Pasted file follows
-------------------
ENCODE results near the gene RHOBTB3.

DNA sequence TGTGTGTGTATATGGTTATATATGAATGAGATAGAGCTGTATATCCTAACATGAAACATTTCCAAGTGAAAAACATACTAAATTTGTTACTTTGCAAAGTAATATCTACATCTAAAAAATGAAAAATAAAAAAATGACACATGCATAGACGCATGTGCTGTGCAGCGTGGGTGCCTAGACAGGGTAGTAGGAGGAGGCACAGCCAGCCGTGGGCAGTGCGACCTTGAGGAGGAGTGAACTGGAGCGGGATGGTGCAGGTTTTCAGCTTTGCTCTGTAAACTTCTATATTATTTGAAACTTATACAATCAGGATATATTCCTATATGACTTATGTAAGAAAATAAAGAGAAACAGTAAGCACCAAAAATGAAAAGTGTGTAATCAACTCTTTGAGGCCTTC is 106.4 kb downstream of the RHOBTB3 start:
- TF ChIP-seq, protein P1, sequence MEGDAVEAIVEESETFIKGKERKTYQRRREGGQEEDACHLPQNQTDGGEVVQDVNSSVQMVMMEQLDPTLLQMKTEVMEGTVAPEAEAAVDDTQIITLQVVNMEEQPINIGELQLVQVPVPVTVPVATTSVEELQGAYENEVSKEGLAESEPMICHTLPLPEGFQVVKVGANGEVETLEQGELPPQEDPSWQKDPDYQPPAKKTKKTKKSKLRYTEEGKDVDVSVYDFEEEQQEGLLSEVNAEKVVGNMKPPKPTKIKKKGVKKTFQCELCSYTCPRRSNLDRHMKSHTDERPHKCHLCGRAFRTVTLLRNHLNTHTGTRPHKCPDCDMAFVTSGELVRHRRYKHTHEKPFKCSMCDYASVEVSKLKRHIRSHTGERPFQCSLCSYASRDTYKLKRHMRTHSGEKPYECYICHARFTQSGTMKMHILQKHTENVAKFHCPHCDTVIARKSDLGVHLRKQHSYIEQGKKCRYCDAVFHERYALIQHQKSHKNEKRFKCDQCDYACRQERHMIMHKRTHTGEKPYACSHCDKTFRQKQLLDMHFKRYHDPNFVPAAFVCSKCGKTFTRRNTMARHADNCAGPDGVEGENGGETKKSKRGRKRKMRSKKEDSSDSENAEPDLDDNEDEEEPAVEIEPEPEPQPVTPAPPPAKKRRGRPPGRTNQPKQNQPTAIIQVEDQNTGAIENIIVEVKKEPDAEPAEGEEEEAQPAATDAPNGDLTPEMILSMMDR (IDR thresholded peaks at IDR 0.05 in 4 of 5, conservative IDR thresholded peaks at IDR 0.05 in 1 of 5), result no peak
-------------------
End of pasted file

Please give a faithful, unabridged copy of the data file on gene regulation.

ENCODE results near the gene RHOBTB3.

DNA sequence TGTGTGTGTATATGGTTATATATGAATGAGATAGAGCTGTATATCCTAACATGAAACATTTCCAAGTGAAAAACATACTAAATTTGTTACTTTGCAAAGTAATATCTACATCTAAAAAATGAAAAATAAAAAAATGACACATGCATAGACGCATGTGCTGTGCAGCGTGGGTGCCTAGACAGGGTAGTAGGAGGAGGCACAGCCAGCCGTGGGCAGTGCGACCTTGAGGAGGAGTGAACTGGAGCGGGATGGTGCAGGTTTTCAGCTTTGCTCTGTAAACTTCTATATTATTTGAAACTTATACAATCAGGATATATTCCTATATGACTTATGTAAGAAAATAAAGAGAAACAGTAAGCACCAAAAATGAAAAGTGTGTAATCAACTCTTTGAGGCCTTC is 106.4 kb downstream of the RHOBTB3 start:
- TF ChIP-seq, protein P1, sequence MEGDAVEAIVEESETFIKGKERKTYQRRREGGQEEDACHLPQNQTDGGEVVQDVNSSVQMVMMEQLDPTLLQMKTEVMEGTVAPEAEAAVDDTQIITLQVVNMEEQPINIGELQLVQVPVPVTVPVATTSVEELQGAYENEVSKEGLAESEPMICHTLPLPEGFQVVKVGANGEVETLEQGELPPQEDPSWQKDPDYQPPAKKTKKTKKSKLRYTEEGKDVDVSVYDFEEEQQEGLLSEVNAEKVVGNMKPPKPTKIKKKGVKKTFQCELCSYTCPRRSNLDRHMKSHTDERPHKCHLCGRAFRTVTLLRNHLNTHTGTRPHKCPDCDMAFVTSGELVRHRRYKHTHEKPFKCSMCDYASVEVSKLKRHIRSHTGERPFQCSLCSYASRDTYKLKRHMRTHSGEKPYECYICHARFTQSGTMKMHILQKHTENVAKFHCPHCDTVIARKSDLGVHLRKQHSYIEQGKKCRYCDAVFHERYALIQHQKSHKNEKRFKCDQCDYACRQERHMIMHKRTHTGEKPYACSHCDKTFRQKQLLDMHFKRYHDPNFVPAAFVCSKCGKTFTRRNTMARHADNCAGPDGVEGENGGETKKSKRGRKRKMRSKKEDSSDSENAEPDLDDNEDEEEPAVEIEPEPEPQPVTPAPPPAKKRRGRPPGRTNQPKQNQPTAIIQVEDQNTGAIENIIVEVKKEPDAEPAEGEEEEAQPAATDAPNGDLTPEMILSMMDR (IDR thresholded peaks at IDR 0.05 in 4 of 5, conservative IDR thresholded peaks at IDR 0.05 in 1 of 5), result no peak